Thomas Kinnear, Treasurer of the Bannatyne Club, Edinburgh [Auguste Charles Joseph, Count de Flahault de la Billardrie (1785–1870), aide-de-camp to Napoleon Bonaparte]
Edinburgh. 26 January 1827.
On one side of an 8 x 21 cm slip of laid paper. Embossed with 3d tax receipt. In fair condition, lightly aged and worn. Nicely printed in gothic type. Reads, with the manuscript portion in square brackets: 'Received from [The Count de Flahault] the Sum of Five Guineas, being his Subscription to the Bannatyne Club for the Current Year, 1827. | [Thos. Kinnear.] Treasurer. | Edinburgh, 26th January, MDCCCXXVII.' Docketed on reverse: 'Count Flahault | 22 Septr. 1829. | Rec. Subscription | Bannatyne Club | For 1829. [sic] | £5. 5'.
Rev. Thomas Kerchever Arnold (c.1800-1853), Rector of Lyndon, Rutland, theologian and educational writer, a 'relentless opponent' of the Oxford Movement [Ebenezer Henderson (1784-1858)]
The first letter dated 'Lyndon | The Annunciation, 1852'. The second dated 'Lyndon April 7 1852 | Uppingham'.
Both items in good condition, on lightly-aged paper. ONE: 2pp., 12mo. Bifolium. He writes that he will be 'glad to receive your future contributions', but that 'a different style of annotation would make them more interesting to the general reader. - To the possessors of Henderson your remarks will be useful and interesting; but the article is not one to be read throughout by those who do not possess Henderson's work'. He suggests that 'a better plan would be to take a definite prophecy, print the whole of it with corrections or marks'.
Edward Armitage (1817-1896), history painter [his brother Thomas Rhodes Armitage (1824-1890), surgeon and campaigner for blind people]
Place and date not stated.
1p., 12mo. With mourning border. In good condition, on lightly-aged paper, loosely attached to part of leaf from autograph album. Reads: 'Dear Tom | Please bring me a couple of grains of corrosive sublimate for a new bit of gum I am preparing - | Yr. affect. brother | E. Armitage'. Edward Armitage's entry in the Oxford DNB states that while adhering to the ' technical methods' of his teacher Paul Delaroche, he 'experimented with techniques suitable to England's damp climate'.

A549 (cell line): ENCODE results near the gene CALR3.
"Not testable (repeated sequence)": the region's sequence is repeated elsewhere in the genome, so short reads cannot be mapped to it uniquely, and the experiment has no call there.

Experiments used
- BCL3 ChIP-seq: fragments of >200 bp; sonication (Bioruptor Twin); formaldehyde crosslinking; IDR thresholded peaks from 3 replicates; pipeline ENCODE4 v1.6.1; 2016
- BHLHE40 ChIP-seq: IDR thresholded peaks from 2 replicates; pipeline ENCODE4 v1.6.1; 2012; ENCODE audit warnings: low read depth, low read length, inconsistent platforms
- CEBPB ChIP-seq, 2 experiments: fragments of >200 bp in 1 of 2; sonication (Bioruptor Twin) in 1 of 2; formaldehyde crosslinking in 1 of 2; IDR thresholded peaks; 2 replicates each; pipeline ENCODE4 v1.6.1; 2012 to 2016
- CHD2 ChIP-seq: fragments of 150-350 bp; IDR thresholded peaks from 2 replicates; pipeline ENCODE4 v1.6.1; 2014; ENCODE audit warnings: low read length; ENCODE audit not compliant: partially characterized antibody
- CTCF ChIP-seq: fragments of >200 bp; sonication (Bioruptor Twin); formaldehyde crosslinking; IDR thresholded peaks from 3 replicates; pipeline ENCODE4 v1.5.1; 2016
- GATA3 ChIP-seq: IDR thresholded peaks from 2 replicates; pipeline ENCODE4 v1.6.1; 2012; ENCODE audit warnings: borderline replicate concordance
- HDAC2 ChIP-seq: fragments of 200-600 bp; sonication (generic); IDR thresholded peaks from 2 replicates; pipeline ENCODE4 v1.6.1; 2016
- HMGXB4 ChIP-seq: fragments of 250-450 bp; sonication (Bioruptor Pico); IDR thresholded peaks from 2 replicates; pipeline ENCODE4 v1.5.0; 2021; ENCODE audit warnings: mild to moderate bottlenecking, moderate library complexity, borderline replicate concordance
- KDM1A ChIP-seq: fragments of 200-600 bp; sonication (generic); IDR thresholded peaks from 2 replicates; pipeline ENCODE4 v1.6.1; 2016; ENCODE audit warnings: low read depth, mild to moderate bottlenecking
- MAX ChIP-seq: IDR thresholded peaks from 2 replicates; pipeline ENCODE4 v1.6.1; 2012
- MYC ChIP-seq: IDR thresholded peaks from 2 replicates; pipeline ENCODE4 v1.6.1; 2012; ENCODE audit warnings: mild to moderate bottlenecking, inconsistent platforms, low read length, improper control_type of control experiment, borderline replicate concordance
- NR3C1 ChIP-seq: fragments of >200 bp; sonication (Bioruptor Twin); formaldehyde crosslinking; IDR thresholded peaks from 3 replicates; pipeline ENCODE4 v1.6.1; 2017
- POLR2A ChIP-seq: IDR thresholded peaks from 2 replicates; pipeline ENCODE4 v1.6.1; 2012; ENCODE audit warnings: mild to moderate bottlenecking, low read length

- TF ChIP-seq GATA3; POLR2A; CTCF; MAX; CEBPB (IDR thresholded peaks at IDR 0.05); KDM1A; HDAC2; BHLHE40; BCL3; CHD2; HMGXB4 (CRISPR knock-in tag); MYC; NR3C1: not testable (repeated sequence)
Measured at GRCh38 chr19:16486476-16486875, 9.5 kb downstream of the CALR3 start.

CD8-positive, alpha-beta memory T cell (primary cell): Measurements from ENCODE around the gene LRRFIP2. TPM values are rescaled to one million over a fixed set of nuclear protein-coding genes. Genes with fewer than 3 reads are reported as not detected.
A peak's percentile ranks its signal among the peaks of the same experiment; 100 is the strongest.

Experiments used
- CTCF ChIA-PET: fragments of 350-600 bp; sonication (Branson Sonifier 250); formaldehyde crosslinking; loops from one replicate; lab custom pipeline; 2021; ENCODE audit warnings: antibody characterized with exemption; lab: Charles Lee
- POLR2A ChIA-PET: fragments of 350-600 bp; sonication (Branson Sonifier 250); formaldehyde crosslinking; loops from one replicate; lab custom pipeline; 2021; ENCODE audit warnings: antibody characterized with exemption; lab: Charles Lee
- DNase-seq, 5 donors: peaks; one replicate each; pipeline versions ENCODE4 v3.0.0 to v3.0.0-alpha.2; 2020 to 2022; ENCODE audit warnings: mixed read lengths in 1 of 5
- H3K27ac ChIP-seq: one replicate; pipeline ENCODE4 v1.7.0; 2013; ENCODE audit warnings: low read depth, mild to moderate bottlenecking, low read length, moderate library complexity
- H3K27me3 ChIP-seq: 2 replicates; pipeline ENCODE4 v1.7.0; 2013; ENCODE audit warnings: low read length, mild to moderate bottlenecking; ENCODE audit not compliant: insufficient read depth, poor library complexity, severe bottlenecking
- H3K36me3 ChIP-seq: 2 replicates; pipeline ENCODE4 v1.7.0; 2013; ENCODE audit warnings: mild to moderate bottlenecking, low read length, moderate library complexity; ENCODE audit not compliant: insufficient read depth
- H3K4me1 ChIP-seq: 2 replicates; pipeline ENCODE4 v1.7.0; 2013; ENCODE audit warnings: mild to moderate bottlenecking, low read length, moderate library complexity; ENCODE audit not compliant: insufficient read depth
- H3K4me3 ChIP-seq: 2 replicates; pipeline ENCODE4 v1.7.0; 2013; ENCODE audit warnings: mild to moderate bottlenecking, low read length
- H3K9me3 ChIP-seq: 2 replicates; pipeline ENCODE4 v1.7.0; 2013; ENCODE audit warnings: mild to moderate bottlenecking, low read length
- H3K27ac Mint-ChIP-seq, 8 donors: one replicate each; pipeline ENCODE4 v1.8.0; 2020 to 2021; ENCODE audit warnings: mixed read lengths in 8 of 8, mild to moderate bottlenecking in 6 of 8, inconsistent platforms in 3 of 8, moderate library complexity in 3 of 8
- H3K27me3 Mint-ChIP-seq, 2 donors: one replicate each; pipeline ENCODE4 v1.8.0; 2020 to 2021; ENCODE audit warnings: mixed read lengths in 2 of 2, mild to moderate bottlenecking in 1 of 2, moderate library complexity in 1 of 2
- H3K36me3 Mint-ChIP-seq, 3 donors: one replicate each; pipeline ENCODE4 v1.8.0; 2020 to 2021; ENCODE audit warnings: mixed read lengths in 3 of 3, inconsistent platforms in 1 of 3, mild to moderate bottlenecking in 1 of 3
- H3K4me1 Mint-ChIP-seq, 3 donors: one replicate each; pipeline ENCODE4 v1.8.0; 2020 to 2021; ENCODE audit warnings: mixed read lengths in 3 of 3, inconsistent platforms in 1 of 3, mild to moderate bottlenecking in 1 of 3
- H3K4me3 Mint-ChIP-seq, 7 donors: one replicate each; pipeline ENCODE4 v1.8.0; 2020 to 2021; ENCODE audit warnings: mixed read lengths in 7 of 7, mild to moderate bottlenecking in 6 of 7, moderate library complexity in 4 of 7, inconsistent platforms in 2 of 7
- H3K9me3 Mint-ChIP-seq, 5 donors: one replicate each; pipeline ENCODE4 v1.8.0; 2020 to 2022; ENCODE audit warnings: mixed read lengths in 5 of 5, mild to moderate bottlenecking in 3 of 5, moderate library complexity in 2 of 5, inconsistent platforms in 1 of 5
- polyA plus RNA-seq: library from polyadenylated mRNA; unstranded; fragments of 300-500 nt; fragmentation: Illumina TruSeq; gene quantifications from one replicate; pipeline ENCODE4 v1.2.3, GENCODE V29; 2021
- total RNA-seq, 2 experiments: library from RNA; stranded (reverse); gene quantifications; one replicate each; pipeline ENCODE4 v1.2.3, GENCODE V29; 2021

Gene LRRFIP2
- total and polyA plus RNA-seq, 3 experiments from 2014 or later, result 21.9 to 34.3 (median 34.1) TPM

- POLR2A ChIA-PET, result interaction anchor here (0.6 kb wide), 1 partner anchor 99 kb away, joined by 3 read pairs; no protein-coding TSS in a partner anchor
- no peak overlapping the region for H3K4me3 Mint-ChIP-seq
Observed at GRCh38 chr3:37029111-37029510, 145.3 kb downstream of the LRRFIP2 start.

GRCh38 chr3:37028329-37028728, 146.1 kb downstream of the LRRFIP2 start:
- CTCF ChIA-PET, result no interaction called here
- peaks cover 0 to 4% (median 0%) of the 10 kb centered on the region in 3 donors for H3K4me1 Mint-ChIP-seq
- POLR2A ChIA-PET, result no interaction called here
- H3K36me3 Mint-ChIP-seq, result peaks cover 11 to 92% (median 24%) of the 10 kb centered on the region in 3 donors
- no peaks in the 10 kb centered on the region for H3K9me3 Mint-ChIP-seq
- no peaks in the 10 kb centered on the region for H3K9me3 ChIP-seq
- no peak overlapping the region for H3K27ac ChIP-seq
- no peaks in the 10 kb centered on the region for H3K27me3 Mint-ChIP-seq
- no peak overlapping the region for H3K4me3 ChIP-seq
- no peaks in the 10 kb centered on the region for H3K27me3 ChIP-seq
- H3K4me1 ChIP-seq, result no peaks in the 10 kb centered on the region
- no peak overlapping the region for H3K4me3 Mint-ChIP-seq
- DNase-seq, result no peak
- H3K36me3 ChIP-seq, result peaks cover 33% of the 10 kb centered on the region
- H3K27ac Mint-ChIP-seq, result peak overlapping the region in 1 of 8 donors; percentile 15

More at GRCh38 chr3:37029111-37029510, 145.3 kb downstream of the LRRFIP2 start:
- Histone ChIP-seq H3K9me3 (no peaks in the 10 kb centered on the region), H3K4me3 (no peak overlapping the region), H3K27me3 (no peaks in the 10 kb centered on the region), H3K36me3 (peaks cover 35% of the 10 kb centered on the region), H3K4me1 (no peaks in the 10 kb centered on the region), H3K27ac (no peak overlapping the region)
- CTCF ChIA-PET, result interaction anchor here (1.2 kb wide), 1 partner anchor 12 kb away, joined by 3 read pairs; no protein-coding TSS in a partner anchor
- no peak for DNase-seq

James Anthony Froude (1818-1894), historian [Moncure Daniel Conway (1832-1907), American abolitionist and Unitarian clergyman]
On letterhead of 5 Onslow Gardens, S.W. [London] 5 June [no year].
2pp., 12mo. In good condition, on lightly-aged paper. He has 'desired Longman to send you half-a dozen copies of the magazine'. Conway can 'either sent them as they are, or cut your own article out'. Froude would prefer the first option, '& will of course bear the expense & the Postage'. The letter ends with Froude making a dinner invitation.
Thomas George Bonney (1833-1923), Professor of Geology in University College London, 1877-1901; President of the Geological Society (1884-1886)
On letterhead of St John's College, Cambridge. 20 February 1871.
4pp., 12mo. Bifolium. Very good, on lightly-aged paper. He begins by commending the recipient's 'interesting paper': 'Of the justice of your remarks there can of course be no doubt, and even the small amount of knowledge that I have been able to acquire of the nature of rocks, has for some time past convinced me of the importance of what you '. He explains that he did his best 'in getting specimens of the Lafoten rocks, but the tast was very difficult and very unsuccessful, owing to the great hardness of the rocks. Quarries of course were absent'.?>
Nathaniel Thomas Haynes Bayly (1797-1839), poet and playwright [Alaric Alexander Watts (1797-1864), poet and editor of the Literary Souvenir, 1825-1835]
'5 Wyndham Place [London] | Tuesday -' [no date]
2pp., 12mo. Bifolium. In fair condition, on lightly aged and worn paper. He would have called on him 'had weather permitted', as he wished to show him the item he is enclosing now (not present) before 'leaving Town next Monday week'. 'I wish to be sure of my footing in the Souvenir, either as a Poet or a Proser. [...] Do you like the enclosed? Shall you print my prose tale do you wish it altered? or do you reject it altogether, if the latter pray let me have it again as soon as convenient'. He concludes with 'best compliments to Mrs. Watts in which Mrs. Bayly unites'.